Airtours chairman David Crossland, who has seen the value of his shareholding fall by nearly pounds 30m since the hot spell began, blamed the problems on the weather, fragile consumer demand and excess capacity in the UK travel sector, which had affected margins on holidays. Mr Crossland said the difficulties were not confined to Airtours. "Most of our competitors have similar problems," he said.
First Choice, the third-largest tour operator, which has also seen its share price slump since May, said: "The hot weather is not encouraging people to take overseas holidays. The late-bookings market is very competitive, although it is too early to say what the rest of the year will look like."
Thomas Cook, the travel agency group, said its sales were similar to last year's but admitted that the warm weather had affected last-minute deals. As many UK holidaymakers decide to stay in Britain rather than travel to the traditional resorts overseas, tour operators have been left with a surplus of 500,000 holidays. Mr Crossland said late-booking prices had been cut even further as a result. A holiday that would have cost pounds 280 last year could be booked for pounds 250 this summer, he said.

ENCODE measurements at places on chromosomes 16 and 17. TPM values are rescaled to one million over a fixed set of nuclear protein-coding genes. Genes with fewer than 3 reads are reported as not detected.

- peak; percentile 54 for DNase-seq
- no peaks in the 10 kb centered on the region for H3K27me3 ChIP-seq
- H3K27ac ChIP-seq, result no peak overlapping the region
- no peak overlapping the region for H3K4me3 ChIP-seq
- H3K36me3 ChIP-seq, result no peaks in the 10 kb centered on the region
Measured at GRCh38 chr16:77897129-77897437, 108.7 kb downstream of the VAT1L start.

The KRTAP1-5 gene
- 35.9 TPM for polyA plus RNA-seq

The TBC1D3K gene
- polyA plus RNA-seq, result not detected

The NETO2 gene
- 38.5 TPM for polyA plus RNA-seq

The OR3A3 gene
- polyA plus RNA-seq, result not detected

The fall in demand has wrong-footed the travel industry, which had forecast that demand would increase by 5 per cent on last year to 10m packages. In fact demand has stayed flat. Mr Crossland said that Airtours was now forecasting continued weak demand and expected only 9m packages to be available next year. Prices are expected to rise by around 8 per cent next year, thanks to the rising cost of accommodation and increased brochure print costs following the rise in paper prices.
Though travel agents and tour operators are seeing profits evaporate in the heat, British resorts have been enjoying record visitor numbers. The English Tourist Board said: "Seaside resorts around the country are enjoying a boom season. People who might normally have booked an overseas holiday at the last minute have realised that there is probably better weather here. Also, they don't have to worry about foreign currency, getting jabs, or problems at airports."
Airtours had been expected to make profits of pounds 75.8m this year but analysts have now downgraded forecasts to a range of pounds 57m-67m.
The company announced yesterday that it is paying pounds 37.6m for Sunquest Locations, a Canadian tour operator which carried 270,000 passengers last year and made profits of pounds 3.6m on sales of pounds 197.8m. Airtours said the contra-seasonal nature of the Canadian business should make the balance of earnings more even throughout the year.